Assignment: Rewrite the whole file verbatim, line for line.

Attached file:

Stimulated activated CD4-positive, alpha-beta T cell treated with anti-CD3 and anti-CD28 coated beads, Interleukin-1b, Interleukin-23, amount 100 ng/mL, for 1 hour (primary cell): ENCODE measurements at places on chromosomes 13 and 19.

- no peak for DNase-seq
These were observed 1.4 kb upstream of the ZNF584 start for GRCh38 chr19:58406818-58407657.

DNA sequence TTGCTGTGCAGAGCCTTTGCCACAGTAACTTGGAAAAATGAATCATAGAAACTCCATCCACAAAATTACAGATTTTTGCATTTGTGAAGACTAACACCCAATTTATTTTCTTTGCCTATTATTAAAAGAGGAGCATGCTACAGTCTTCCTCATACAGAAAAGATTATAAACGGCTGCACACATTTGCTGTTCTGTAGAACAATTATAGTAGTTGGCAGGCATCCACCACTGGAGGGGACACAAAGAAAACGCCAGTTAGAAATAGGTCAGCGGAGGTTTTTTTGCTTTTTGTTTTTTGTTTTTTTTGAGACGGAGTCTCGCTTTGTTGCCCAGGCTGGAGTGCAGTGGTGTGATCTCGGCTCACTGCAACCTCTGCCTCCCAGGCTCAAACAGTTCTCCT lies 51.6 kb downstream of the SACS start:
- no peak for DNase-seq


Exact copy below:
Stimulated activated CD4-positive, alpha-beta T cell treated with anti-CD3 and anti-CD28 coated beads, Interleukin-1b, Interleukin-23, amount 100 ng/mL, for 1 hour (primary cell): ENCODE measurements at places on chromosomes 13 and 19.

- no peak for DNase-seq
These were observed 1.4 kb upstream of the ZNF584 start for GRCh38 chr19:58406818-58407657.

DNA sequence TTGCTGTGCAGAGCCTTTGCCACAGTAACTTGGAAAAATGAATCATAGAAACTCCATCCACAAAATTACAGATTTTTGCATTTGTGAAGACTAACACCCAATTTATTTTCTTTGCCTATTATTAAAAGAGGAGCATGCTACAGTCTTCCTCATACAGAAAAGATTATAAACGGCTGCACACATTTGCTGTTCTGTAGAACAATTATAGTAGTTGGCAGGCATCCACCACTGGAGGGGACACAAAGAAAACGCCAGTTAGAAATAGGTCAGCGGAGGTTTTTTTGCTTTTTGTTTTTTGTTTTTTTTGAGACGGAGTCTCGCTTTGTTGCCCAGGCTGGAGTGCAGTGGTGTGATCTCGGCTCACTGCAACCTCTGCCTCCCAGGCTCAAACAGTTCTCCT lies 51.6 kb downstream of the SACS start:
- no peak for DNase-seq